Good Luck to Quantum Sheep and TeknIQ as they compete in the World Robotic's competition this weekend.
Early Release Days
Wondering what we do during early release days each month? We use that time to do work that directly relates to the yellow pillar which is adult learning through job-embedded professional development. During the early release professional development on Thursday, teachers from across the district met in grade level teams to learn about the new science curriculum. Teachers that were early adopters, or piloted, the curriculum this year facilitated the learning for their colleagues. Many Hill teachers were early adopters and partnered with other early adopters from other buildings to create a meaningful learning experience for their colleagues.
Simple Strategies Can Help You Encourage Respectful Behavior
There are days that parents and teachers feel like Aretha Franklin. All they’re asking for is a little R.E.S.P.E.C.T. But in today’s society, where disrespect is common, it can be even more of a challenge to raise respectful children. Fortunately, there are still some things that work. To encourage respect:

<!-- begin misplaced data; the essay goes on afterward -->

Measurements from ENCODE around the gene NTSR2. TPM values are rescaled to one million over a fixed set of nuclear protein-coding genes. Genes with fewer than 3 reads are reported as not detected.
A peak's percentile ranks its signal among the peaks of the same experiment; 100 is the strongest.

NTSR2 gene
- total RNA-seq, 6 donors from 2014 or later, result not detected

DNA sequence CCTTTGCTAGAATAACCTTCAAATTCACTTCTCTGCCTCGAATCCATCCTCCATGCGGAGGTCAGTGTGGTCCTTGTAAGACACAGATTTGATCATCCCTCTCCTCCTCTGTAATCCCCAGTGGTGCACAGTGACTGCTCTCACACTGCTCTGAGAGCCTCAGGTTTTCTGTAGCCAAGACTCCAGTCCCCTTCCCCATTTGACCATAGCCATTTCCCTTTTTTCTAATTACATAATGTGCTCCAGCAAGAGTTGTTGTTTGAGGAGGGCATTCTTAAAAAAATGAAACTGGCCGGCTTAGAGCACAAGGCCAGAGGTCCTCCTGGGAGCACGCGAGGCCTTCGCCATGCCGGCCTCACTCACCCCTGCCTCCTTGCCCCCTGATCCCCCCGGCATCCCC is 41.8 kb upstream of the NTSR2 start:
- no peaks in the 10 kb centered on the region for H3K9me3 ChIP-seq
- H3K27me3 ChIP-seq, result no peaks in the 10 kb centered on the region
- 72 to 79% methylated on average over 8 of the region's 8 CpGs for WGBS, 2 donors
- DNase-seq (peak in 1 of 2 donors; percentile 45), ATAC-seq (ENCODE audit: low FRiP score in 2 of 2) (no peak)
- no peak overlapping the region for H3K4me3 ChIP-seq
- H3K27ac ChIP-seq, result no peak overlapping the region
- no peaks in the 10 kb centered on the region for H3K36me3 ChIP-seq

- Be a good role model. Respect, like most values, is caught, not taught. When your child sees you treating everyone with respect—from his teacher at school to the homeless person on the street—he’ll learn that it’s the proper way to behave.
- Name it when you see it. When you see other people behaving in respectful ways, make a positive comment. “Did you see how that man gave up his seat so that elderly woman could sit down? What a respectful thing to do.” No lecture is necessary. Your child will get the message.
- Praise it when he demonstrates it. “Cole, I felt very proud of your respectful behavior when you held the door for Mrs. Jones. I know she appreciated that gesture.”
- Correct it. If your child slips up, help him make a course correction. In private, say something like, “Remember when we talked about how to greet guests?”
- Report what you hear. If a teacher or neighbor tells you that your child greeted her politely, let your child know how proud you are of his respectful behavior.
Reprinted with permission from the April 2019 issue of Parents make the difference!® (Elementary School Edition) newsletter. Copyright © 2019 The Parent Institute®, a division of PaperClip Media, Inc.
MRM: March Madness Celebration
Classes that read the most during March is Reading Month (MRM) participated in a March Madness themed party in the LGI.